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Fat Grafting in Burn Scar Alleviates Neuropathic Pain via Anti-Inflammation Effect in Scar and Spinal Cord

  • Shu-Hung Huang,

    Affiliations Graduate Institute of Medicine, College of Medicine, Kaohsiung Medical University, Kaohsiung, 807, Taiwan, Center for Stem Cell Research, Kaohsiung Medical University, Kaohsiung, 807, Taiwan, Division of Plastic Surgery, Department of Surgery, Kaohsiung Medical University Hospital, Kaohsiung Medical University, Kaohsiung, 807, Taiwan, Department of Surgery, Faculty of Medicine, College of Medicine, Kaohsiung Medical University, Kaohsiung, 807, Taiwan

  • Sheng-Hua Wu,

    Affiliations Graduate Institute of Medicine, College of Medicine, Kaohsiung Medical University, Kaohsiung, 807, Taiwan, Department of Anesthesia, Kaohsiung Medical University Hospital, Kaohsiung Medical University, Kaohsiung, 807, Taiwan

  • Su-Shin Lee,

    Affiliations Center for Stem Cell Research, Kaohsiung Medical University, Kaohsiung, 807, Taiwan, Division of Plastic Surgery, Department of Surgery, Kaohsiung Medical University Hospital, Kaohsiung Medical University, Kaohsiung, 807, Taiwan, Department of Surgery, Faculty of Medicine, College of Medicine, Kaohsiung Medical University, Kaohsiung, 807, Taiwan

  • Kao-Ping Chang,

    Affiliations Division of Plastic Surgery, Department of Surgery, Kaohsiung Medical University Hospital, Kaohsiung Medical University, Kaohsiung, 807, Taiwan, Department of Surgery, Faculty of Medicine, College of Medicine, Kaohsiung Medical University, Kaohsiung, 807, Taiwan

  • Chee-Yin Chai,

    Affiliation Department of Pathology, Kaohsiung Medical University Hospital, Kaohsiung, Taiwan

  • Jwu-Lai Yeh,

    Affiliation Department and Graduate Institute of Pharmacology, College of Medicine, Kaohsiung Medical University, Kaohsiung, 807, Taiwan

  • Sin-Daw Lin,

    Affiliations Division of Plastic Surgery, Department of Surgery, Kaohsiung Medical University Hospital, Kaohsiung Medical University, Kaohsiung, 807, Taiwan, Department of Surgery, Faculty of Medicine, College of Medicine, Kaohsiung Medical University, Kaohsiung, 807, Taiwan

  • Aij-Lie Kwan,

    Affiliations Graduate Institute of Medicine, College of Medicine, Kaohsiung Medical University, Kaohsiung, 807, Taiwan, Center for Stem Cell Research, Kaohsiung Medical University, Kaohsiung, 807, Taiwan

  • Hui-Min David Wang ,

    davidw@kmu.edu.tw (H-MDW); chshla@kmu.edu.tw (C-SL)

    Affiliations Center for Stem Cell Research, Kaohsiung Medical University, Kaohsiung, 807, Taiwan, Department of Fragrance and Cosmetic Science, Kaohsiung Medical University, Kaohsiung, 807, Taiwan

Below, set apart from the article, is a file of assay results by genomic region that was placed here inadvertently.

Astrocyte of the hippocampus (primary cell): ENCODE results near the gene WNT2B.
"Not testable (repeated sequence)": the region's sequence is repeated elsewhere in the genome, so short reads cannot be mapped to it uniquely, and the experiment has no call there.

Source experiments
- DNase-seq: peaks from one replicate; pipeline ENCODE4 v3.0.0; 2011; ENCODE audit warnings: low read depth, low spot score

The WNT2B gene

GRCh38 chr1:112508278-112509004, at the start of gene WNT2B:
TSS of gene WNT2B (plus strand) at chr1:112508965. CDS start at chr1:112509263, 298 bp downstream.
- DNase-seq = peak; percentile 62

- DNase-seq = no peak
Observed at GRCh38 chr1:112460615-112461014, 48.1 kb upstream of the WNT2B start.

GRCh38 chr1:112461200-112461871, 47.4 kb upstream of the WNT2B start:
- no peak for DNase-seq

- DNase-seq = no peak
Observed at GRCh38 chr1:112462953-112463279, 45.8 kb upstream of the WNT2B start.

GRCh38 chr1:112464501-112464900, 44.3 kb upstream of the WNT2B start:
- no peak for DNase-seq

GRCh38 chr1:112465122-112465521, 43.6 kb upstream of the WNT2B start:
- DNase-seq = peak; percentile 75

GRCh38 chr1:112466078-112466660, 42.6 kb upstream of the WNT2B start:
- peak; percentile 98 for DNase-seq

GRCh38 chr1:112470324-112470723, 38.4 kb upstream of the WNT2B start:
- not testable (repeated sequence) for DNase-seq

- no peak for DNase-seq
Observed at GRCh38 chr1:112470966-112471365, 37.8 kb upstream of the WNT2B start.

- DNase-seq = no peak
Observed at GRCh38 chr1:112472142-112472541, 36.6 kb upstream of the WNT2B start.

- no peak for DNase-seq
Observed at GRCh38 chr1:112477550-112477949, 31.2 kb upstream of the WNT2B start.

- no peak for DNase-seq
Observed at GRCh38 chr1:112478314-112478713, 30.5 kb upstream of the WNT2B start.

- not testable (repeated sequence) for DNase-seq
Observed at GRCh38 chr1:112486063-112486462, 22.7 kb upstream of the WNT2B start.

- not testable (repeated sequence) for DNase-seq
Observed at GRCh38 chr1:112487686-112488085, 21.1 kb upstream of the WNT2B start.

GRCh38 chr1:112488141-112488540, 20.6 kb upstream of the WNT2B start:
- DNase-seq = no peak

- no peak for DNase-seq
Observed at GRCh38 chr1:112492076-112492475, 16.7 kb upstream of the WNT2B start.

• Chung-Sheng Lai

    davidw@kmu.edu.tw (H-MDW); chshla@kmu.edu.tw (C-SL)

    Affiliations Graduate Institute of Medicine, College of Medicine, Kaohsiung Medical University, Kaohsiung, 807, Taiwan, Division of Plastic Surgery, Department of Surgery, Kaohsiung Medical University Hospital, Kaohsiung Medical University, Kaohsiung, 807, Taiwan, Department of Surgery, Faculty of Medicine, College of Medicine, Kaohsiung Medical University, Kaohsiung, 807, Taiwan

Fat Grafting in Burn Scar Alleviates Neuropathic Pain via Anti-Inflammation Effect in Scar and Spinal Cord

  • Shu-Hung Huang, 
  • Sheng-Hua Wu, 
  • Su-Shin Lee, 
  • Kao-Ping Chang, 
  • Chee-Yin Chai, 
  • Jwu-Lai Yeh, 
  • Sin-Daw Lin, 
  • Aij-Lie Kwan, 
  • Hui-Min David Wang, 
  • Chung-Sheng Lai
PLOS
x

Abstract

Burn-induced neuropathic pain is complex, and fat grafting has reportedly improved neuropathic pain. However, the mechanism of fat grafting in improving neuropathic pain is unclear. Previous investigations have found that neuroinflammation causes neuropathic pain, and anti-inflammatory targeting may provide potential therapeutic opportunities in neuropathic pain. We hypothesized that fat grafting in burn scars improves the neuropathic pain through anti-inflammation. Burn-induced scar pain was confirmed using a mechanical response test 4 weeks after burn injuries, and autologous fat grafting in the scar area was performed simultaneously. After 4 weeks, the animals were sacrificed, and specimens were collected for the inflammation test, including COX-2, iNOS, and nNOS in the injured skin and spinal cord dorsal horns through immunohistochemistry and Western assays. Furthermore, pro-inflammatory cytokines (IL-1 β and TNF-α) in the spinal cord were collected. Double immunofluorescent staining images for measuring p-IκB, p-NFκB, p-JNK, and TUNEL as well as Western blots of AKT, Bax/Bcl-2 for the inflammatory process, and apoptosis were analyzed. Fat grafting significantly reduced COX2, nNOS, and iNOS in the skin and spinal cord dorsal horns, as well as IL-1β and TNF-α, compared with the burn group. Moreover, regarding the anti-inflammatory effect, the apoptosis cells in the spinal cord significantly decreased after the fat grafting in the burn injury group. Fat grafting was effective in treating burn-induced neuropathic pain through the alleviation of neuroinflammation and ameliorated spinal neuronal apoptosis.

Introduction